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What are you doing at home to prep your child for Pre-school?


cattiva June 4, 2008

My 3 year old daughter will go to preschool sometime in the next 6 month, i think. i'd like to get her ready. she's been going to daycare in a home since she was 3 mos old, so she is already used to spending the day away from me. but i want her prepared as far as her abc's and 123's... and holding a pencil correctly etc.

but i don't really know the standard for what is a good level for a child to be when entering pre-school . or if there is even a standard. i don't want her to be upset that everyone can do something that she cannot, or be unfamiliar with some of the very, very basics.

but am not sure how or where to being.

any thoughts on what you are doing. what you may have found out through experience or research, or if you teach preschool --what you may offer as advice would be greatly appreciated!


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kchughes January 21, 2009

My son just started preschool at 2.9 and before that was in a daycare. I think familiarity of colors, letters, numbers is age appropriate and that's what his daycare did with him. Mostly I think up until Kindergarten you want to focus on the social emotional development. If your child isn't ready to learn socially/emotionally then they're going to be behind. My goal is to raise a critical thinker so I'm trying to keep up with his curiosity. Provide lots of experiences at home to play with water, sand, cook, and problem solve. Also - talk, talk, talk! Actually we started this when he was an infant but talking to him and asking him questions really helped his vocabulary development. To prepare for the presschool transition specifically we worked on the emotional issue mostly - we picked out a lunchbox, we did several drive-bys, a walk-by to peek in the windows, a visit and talked about the new school "big boy" school a lot. I went for 2 hours with him the first 2 days - standard practice for the preschool. He cried when I left him on the 3rd day but didn't want to leave when I went to get him at the end of the day. It worked out except for the commute. We now take the bus to preschool instead of the train and he HATES it. I forgot to prepare him for it. It's crowded and he screams -it's a nightmare but getting better. We took a few weekend bus rides when it wasn't so crowded and he didn't mind those.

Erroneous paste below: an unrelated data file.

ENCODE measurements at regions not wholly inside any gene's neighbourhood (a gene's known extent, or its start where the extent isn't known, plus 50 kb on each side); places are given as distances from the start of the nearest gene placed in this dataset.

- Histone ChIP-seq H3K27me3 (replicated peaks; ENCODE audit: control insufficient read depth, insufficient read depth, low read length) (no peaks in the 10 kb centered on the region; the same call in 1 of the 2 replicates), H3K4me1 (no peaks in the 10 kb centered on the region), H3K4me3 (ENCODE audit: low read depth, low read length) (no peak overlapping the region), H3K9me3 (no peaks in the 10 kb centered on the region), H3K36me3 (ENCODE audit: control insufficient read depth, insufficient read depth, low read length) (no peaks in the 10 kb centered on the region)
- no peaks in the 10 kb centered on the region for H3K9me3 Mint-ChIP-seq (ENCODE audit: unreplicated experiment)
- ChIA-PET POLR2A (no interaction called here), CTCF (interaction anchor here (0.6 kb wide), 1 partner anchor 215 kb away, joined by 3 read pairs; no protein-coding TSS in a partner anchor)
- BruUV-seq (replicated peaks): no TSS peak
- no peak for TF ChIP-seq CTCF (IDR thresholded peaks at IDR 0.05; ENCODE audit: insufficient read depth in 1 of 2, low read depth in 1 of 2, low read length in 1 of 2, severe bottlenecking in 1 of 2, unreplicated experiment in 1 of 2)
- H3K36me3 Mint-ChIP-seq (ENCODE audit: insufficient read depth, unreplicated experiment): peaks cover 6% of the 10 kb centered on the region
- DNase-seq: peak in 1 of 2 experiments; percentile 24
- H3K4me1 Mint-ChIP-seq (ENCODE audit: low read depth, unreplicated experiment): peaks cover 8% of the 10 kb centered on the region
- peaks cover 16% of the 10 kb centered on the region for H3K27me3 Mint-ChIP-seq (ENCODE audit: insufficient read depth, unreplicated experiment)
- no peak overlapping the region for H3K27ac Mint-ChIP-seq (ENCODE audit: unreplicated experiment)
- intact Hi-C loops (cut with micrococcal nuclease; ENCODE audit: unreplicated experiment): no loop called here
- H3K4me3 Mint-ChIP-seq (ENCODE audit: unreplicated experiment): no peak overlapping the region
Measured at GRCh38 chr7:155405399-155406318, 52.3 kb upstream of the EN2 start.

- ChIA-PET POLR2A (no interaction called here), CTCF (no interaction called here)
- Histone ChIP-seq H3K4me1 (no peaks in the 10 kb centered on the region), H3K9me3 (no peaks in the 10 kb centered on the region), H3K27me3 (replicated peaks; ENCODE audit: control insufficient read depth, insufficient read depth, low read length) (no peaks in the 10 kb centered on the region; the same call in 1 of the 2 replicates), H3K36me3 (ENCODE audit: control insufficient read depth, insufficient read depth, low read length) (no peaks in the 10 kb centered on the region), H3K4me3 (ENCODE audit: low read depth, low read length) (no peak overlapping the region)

rindirachel January 23, 2009

My child's preschool teacher in Hanford said that the basics for what a child should know before they get to kindergarten are to know their numbers to at least 10, know all the colors including the 'shades' of colors, know at least 5 shapes, know the alphabet by seeing it and recognizing each letter, and knowing most of the sounds of each letter is also helpful before they start kindergarten. Our preschool said they are more than happy to answer parents questions regarding what their child should know or general questions they may have about their preschooler, even if they don't attend. The teachers there are so sweet and wouldn't mind you calling them. You could either as for Bell or just any teacher there. Their phone number is 559-589-1277


jessie2274 February 3, 2009

My daughter attended nursery school at age 2 in Hartsdale, NY. At that age she learned the Pledge of Allegiance and still remembers it to this day - she's 3 1/2 now. I built on her learning activities by purchasing Kumon books and other activity books found at Barnes & Noble which are catered by age. I was able to implement these activity books into her daily routine and we have practiced tracing, cutting, connect the dots, etc progressively until she was ready to move on to the next level. I think Kumon books are excellent and really help a parent pinpoint what a child should be doing at a certain age.


pepelephew February 13, 2009


Your post touched me. I sincerely understand what you are feeling. So these are simple words of advice hoping it will help you. The hardest part for you is your own feelings of missing out during the first year, knowing this is your "baby" and maybe a tiny voice asking ...what's wrong with have raised your older children..I don't want my little child feel my nervousness. Okay, now ...get over it:-) it is so much harder than said. When I find myself in a similar position, I decide to be an actress so to speak. Where I will think how I want to act and be around my child. It helps me not think about what is wrong with me.
Your little boy is only two and you are the coolest person to him. He is at the best age ready to learn, follow you around and looks at life with childlike eyes...that we forget. So in the morning go at your own pace, make a little breakfast, sing or put on some music, go for little walks, the library and just hang out in your home. Organize your home with his toys and books around your house. My son put a large box behind the sofa and in the fireplace,they don't use, is padded with toys and books in a basket. So he has fun finding what is his in your environment and soon will understand...what is mommy's is mommy's and vice versa.
I don't like videos. I would draw pictures and let him help. Put letters and numbers in the pictures. Soon he will be talking more and more. One way I taught my sons to read was like this; I got pencil or crayon with paper. I had him tell me a story in their own words. I wrote down exactly the way my sons told me their stories. Then we would make pictures for their book. Put it together, then read their story exactly as they expressed themselves and included their pictures.
The days were full of life and little stress. My sons were so proud of their books. Also some educators expressed this is an excellent way for children to understand the concept of reading. Also during the day, he can help you with laundry, dinners and having nice personal lunches at the home or at the park.
I have no idea if this is what you were looking brought back memories when I was a young Mother without a car, TV and only a stereo that worked once in awhile. Take care, pepelephew


mamachela February 17, 2009